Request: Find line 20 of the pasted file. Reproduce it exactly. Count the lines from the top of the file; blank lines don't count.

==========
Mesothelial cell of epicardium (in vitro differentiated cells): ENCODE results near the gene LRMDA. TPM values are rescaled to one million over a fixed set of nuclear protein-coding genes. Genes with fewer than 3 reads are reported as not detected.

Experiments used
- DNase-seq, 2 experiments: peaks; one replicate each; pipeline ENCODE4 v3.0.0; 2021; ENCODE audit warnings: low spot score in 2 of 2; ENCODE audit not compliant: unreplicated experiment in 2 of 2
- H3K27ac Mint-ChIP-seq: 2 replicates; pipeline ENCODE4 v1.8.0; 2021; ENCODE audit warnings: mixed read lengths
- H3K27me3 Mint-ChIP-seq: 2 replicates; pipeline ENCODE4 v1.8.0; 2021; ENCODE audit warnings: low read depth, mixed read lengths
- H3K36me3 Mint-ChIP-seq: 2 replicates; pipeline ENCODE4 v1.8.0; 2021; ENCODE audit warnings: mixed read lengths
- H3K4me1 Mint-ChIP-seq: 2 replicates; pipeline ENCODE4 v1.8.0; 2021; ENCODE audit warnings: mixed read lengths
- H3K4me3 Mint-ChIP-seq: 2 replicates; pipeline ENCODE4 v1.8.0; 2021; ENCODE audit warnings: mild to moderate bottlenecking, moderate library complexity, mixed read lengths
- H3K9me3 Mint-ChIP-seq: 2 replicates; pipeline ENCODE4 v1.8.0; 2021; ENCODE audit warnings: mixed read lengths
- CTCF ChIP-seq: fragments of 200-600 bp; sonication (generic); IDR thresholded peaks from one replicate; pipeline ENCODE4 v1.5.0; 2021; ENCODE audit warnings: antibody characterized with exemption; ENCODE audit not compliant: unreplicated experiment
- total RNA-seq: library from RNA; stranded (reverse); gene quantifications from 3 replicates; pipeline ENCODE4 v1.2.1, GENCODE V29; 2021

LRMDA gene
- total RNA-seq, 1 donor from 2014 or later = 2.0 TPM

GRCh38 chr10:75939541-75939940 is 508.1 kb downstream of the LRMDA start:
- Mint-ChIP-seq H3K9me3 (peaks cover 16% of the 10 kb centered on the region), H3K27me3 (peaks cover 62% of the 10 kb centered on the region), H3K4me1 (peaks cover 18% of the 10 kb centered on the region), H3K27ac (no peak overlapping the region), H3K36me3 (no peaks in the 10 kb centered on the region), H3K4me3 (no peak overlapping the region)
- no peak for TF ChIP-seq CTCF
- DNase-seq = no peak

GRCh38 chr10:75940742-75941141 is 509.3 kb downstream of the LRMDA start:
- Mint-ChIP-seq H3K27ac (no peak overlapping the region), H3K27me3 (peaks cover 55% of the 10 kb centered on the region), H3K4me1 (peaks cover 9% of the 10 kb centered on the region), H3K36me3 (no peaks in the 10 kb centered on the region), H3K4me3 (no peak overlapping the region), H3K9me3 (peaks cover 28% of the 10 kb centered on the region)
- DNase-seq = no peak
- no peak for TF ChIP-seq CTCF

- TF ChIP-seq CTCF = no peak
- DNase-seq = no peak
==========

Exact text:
- DNase-seq = no peak